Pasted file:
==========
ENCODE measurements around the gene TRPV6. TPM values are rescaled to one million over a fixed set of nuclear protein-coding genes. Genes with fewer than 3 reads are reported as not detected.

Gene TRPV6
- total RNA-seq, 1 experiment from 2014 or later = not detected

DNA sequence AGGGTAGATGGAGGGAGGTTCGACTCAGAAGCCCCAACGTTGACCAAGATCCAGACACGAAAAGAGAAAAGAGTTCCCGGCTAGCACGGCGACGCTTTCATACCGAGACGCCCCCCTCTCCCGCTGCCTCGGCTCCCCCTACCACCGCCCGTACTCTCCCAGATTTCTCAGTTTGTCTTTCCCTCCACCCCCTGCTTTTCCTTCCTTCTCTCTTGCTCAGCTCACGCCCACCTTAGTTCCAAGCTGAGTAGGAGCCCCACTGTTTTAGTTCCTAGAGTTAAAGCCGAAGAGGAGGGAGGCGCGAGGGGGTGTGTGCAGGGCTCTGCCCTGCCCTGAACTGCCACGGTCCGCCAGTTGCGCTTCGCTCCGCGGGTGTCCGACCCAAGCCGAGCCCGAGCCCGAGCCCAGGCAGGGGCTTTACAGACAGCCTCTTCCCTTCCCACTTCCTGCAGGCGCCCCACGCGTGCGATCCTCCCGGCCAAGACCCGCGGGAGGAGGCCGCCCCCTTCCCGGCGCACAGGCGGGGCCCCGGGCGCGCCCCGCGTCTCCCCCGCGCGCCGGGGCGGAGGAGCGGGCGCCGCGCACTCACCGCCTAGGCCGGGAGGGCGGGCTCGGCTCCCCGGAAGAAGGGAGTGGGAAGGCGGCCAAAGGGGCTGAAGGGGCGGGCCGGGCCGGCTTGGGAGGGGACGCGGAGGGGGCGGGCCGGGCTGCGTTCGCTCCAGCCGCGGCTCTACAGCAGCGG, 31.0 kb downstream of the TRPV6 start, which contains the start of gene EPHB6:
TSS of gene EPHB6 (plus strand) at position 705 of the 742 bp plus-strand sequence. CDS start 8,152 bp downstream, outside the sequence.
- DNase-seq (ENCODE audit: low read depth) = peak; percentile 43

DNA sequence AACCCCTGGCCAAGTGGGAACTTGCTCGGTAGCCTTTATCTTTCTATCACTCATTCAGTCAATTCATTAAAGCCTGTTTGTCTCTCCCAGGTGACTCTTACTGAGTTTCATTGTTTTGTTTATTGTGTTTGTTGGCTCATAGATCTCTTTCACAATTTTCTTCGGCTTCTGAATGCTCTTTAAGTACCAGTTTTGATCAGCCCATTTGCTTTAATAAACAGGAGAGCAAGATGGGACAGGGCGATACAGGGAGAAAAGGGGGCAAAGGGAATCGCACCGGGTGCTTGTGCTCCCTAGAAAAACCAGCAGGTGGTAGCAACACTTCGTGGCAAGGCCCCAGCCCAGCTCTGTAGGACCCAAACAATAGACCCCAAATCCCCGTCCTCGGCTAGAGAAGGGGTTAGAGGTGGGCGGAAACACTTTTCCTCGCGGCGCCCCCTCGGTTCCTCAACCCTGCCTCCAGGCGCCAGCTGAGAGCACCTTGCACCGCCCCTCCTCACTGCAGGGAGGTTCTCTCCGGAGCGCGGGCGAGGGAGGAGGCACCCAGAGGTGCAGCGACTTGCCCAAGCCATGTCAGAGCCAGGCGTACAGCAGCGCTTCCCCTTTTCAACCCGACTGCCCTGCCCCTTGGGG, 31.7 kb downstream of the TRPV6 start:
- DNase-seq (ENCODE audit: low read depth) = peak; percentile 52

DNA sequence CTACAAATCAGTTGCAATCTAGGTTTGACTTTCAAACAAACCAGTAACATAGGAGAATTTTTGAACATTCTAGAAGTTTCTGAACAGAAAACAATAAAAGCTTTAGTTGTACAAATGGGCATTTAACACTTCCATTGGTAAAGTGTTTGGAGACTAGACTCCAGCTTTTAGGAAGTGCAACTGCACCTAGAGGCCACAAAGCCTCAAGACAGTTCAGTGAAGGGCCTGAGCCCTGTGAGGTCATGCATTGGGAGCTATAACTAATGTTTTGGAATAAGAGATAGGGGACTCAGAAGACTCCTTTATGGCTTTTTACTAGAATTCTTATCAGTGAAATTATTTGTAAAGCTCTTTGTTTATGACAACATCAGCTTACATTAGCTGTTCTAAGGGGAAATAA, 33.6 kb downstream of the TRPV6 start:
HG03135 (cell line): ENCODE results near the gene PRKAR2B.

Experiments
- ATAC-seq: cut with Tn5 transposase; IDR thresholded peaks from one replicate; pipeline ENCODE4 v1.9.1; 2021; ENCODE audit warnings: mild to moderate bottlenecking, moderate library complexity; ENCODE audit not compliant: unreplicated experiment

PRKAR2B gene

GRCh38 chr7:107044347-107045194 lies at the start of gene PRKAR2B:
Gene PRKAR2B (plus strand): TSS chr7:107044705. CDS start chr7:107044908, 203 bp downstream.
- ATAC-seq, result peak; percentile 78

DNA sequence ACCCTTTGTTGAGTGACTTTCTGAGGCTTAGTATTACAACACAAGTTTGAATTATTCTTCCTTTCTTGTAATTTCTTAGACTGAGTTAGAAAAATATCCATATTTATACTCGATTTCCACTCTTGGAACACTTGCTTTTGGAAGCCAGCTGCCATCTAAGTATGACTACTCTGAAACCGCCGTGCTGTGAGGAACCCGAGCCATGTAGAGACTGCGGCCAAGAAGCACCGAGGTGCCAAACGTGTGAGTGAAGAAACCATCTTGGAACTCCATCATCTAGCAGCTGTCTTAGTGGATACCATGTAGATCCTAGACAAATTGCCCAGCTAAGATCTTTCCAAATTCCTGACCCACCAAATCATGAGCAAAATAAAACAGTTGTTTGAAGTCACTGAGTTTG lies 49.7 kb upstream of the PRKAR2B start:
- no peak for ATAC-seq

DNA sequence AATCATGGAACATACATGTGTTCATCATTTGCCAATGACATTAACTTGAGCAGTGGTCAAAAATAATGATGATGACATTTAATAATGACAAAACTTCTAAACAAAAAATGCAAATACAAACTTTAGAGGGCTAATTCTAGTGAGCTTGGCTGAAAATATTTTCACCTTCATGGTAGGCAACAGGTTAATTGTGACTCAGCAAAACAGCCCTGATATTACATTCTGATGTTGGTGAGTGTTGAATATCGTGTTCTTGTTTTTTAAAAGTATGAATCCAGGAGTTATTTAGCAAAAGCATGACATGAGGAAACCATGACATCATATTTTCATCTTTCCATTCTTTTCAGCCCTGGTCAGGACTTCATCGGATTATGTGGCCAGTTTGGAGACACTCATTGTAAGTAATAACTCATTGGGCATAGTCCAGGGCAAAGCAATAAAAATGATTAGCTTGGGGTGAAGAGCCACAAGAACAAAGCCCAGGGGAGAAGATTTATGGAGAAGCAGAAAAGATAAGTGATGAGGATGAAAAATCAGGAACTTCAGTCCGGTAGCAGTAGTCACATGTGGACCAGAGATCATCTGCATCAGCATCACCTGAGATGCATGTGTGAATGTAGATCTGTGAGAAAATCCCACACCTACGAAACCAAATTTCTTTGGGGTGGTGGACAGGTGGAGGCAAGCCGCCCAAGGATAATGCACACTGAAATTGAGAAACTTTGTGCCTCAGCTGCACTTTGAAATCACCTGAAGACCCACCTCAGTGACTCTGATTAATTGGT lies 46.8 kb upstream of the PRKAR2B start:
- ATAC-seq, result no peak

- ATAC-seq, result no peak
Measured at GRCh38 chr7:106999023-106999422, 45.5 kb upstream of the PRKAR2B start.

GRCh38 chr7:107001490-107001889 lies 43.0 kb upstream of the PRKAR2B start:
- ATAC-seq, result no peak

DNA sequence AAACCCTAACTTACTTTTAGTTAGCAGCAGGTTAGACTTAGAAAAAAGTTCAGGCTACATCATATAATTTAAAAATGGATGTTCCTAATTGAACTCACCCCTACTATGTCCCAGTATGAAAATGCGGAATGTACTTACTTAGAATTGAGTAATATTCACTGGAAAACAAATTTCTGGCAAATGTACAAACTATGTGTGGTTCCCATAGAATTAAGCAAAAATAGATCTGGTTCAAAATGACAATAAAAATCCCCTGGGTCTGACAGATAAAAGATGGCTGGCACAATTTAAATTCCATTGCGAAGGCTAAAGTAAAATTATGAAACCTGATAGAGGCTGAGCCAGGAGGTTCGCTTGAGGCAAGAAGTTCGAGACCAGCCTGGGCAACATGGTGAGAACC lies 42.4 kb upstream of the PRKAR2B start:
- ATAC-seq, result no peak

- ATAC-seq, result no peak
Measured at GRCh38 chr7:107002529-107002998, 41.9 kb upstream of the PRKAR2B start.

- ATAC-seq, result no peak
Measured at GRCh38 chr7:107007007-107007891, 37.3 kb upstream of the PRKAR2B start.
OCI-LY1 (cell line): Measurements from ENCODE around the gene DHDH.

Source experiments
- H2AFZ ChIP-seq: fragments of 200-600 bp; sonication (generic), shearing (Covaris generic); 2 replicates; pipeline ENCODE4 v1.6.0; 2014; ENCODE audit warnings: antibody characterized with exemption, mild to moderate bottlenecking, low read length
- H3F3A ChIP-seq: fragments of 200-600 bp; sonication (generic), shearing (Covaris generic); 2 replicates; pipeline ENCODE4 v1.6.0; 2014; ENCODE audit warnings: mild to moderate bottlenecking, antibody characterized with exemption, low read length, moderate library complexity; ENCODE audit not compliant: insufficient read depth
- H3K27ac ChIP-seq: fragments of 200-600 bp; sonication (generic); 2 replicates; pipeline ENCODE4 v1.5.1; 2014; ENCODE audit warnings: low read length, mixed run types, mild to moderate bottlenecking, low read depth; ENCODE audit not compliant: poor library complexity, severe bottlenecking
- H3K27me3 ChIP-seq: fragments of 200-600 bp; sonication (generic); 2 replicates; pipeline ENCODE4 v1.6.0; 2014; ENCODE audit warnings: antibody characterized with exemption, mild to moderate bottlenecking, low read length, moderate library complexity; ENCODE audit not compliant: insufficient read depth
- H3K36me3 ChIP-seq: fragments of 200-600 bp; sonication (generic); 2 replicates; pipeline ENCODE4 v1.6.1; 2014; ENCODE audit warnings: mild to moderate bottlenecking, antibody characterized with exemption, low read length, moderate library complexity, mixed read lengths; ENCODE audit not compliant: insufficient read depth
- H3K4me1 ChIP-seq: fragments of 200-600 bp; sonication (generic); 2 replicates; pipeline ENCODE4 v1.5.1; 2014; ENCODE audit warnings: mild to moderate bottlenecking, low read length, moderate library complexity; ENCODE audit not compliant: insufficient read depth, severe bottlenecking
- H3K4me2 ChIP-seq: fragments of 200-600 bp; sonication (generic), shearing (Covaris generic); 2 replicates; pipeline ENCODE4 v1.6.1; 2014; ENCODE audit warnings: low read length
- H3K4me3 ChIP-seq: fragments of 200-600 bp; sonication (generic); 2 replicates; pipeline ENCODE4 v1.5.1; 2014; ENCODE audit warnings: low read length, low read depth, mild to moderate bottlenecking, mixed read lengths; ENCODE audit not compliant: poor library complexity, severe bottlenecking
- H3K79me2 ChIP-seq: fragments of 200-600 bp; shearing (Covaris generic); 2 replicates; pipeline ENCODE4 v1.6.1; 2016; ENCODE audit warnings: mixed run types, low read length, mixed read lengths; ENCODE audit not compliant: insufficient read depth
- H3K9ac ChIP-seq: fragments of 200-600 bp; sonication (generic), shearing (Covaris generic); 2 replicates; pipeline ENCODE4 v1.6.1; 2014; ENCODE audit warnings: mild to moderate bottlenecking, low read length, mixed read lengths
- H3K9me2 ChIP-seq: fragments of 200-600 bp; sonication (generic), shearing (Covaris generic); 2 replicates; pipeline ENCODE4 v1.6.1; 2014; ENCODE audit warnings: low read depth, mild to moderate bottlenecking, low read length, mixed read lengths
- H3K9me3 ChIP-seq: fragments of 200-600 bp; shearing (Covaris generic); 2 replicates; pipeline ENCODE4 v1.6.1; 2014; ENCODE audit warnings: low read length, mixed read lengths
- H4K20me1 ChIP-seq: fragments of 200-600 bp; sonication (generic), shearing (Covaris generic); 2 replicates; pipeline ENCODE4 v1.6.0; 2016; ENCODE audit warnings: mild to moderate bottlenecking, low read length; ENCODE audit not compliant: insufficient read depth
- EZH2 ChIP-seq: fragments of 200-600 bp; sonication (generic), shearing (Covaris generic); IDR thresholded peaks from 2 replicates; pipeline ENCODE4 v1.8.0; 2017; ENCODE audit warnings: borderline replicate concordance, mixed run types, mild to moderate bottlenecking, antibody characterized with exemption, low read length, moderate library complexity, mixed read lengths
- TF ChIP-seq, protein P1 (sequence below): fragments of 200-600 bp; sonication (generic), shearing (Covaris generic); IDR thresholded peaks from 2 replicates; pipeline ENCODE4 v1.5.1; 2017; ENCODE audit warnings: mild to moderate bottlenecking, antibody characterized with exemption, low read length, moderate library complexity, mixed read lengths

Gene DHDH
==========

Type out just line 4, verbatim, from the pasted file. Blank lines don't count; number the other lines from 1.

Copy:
DNA sequence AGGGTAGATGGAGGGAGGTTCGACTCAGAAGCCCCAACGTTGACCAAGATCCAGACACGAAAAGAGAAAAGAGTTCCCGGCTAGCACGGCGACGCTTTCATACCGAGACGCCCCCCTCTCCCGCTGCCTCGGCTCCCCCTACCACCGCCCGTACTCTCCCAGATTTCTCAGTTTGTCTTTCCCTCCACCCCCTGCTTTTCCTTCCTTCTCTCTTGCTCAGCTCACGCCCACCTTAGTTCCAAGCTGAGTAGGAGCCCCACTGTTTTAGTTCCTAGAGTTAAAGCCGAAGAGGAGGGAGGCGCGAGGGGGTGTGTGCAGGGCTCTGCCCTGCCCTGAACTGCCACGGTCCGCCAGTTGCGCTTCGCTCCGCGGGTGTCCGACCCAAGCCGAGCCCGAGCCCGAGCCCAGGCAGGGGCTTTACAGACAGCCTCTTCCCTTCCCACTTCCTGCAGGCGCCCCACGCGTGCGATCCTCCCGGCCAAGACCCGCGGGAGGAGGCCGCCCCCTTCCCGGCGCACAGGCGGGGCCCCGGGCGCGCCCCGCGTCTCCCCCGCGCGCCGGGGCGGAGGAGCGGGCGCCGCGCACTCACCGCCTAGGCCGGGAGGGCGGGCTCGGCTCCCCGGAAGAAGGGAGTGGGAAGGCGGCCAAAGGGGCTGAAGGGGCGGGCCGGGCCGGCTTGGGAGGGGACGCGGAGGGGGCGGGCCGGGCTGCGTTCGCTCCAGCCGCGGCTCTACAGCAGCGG, 31.0 kb downstream of the TRPV6 start, which contains the start of gene EPHB6: